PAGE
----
In one of the most influential books ever written on software
marketing – Crossing The Chasm – the author Geoffrey Moore talks about
“Main Street”. This is when a market has reached a level of maturity
and a low enough price point that the technology is ready for wholesale adoption by corporate enterprises. When the likes of Microsoft, Oracle and SAP announce strong interest in the BI market you know Main Street is here—the market is now large enough to support the massive investments required for these large players to prosper on a worldwide commodity market basis.
The Business Intelligence (BI) marketplace is now at that point. If you need any more convincing of this point, visit the Business Objects web site, which promises: “Attend any training course in July or August and you’ll save 10%. We’ll also enter you into our prize draw to win a
weekend in Spain!” The technology is now largely irrelevant—every credible vendor can extract data from heterogeneous databases, load that data into cubes, run some “what if” questions and output the results of those queries into professional report formats. The key question is: “which vendor(s) can you trust?”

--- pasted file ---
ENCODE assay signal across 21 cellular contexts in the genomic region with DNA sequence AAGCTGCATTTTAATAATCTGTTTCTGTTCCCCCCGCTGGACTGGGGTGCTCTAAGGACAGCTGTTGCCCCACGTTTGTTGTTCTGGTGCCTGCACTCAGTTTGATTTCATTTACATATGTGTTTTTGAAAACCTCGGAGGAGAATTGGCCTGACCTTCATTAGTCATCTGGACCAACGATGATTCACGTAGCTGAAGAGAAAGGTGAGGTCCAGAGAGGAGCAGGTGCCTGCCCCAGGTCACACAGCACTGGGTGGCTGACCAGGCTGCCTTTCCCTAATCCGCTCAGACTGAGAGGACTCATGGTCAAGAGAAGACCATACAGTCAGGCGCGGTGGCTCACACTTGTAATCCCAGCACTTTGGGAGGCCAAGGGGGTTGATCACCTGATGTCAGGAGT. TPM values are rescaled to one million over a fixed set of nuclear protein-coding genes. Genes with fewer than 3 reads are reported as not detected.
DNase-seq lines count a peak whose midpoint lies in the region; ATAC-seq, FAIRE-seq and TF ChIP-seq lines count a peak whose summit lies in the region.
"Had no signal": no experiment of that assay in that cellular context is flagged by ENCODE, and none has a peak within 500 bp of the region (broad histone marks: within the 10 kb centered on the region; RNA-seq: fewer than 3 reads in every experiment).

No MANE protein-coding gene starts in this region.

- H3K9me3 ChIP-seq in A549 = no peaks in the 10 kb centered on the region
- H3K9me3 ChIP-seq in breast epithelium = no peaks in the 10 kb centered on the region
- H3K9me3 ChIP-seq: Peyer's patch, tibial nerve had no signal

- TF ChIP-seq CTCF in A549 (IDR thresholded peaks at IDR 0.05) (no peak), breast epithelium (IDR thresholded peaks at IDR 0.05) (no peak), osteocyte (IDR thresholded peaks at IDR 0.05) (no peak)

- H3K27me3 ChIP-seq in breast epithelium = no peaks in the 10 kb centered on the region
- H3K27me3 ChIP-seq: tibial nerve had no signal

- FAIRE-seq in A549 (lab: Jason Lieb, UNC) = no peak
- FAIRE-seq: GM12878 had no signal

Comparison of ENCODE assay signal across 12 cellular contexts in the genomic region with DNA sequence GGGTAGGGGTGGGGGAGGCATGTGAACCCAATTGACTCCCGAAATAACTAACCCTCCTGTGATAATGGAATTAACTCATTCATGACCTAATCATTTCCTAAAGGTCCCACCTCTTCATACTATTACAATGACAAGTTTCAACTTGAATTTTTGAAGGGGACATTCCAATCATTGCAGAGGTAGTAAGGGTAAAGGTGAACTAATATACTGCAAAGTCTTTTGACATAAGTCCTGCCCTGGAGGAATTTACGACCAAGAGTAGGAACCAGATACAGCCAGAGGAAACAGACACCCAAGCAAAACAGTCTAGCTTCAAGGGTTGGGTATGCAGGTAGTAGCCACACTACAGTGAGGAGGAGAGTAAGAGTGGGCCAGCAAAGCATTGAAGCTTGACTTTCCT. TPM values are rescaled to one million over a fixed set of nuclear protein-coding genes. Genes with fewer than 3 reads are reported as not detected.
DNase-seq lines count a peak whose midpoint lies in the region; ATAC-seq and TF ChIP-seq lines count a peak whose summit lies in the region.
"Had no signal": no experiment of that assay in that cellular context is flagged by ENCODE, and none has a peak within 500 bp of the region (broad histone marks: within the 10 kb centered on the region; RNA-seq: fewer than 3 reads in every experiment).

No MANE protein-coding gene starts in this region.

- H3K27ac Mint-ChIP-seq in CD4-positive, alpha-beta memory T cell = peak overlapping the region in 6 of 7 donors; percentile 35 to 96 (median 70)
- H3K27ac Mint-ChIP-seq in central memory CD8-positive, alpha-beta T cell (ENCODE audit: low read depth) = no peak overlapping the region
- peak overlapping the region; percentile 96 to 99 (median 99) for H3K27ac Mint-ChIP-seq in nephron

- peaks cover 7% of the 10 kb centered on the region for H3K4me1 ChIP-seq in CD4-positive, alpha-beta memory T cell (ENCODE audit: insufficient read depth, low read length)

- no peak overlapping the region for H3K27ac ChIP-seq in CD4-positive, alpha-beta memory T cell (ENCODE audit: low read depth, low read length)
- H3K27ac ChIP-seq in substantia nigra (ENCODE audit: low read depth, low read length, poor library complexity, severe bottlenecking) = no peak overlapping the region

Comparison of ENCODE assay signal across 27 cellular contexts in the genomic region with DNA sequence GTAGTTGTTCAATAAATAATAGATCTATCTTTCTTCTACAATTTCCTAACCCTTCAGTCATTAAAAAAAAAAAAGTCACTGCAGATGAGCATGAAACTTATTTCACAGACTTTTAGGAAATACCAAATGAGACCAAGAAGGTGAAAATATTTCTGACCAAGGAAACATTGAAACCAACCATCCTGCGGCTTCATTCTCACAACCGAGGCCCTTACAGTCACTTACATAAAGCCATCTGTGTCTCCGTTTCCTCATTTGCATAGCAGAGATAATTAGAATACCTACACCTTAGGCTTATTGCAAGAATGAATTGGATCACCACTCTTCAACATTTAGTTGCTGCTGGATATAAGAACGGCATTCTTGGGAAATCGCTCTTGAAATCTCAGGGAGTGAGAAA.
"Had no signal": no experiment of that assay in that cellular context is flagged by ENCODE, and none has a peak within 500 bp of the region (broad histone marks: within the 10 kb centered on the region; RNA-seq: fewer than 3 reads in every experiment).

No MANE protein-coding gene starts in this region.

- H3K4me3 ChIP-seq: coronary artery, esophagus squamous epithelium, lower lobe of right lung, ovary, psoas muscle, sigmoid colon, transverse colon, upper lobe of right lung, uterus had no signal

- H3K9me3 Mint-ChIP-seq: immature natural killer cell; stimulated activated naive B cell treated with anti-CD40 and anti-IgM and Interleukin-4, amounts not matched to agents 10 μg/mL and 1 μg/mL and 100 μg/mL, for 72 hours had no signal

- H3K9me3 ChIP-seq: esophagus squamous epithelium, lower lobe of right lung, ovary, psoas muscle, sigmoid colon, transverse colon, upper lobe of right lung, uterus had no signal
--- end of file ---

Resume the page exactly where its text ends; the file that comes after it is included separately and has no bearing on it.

Some vendors have been involved in unscrupulous profit-taking on the
path to Main Street. Others have technology and a level of available
resource that is questionable for the support of a complete enterprise
deployment. Others have shown worrying inconsistencies and a lack of
continuity. Regular changes of account representative are not a good
sign. Nor are yo-yo financial results or scandals involving the
The message is clear. The time to flirt with half a dozen vendors is
over—it is time to choose your long-term partner (or two) and get rid of the rest. The Business Intelligence report complements the new Bloor Research report on Corporate Performance Management (CPM) published in August 2006.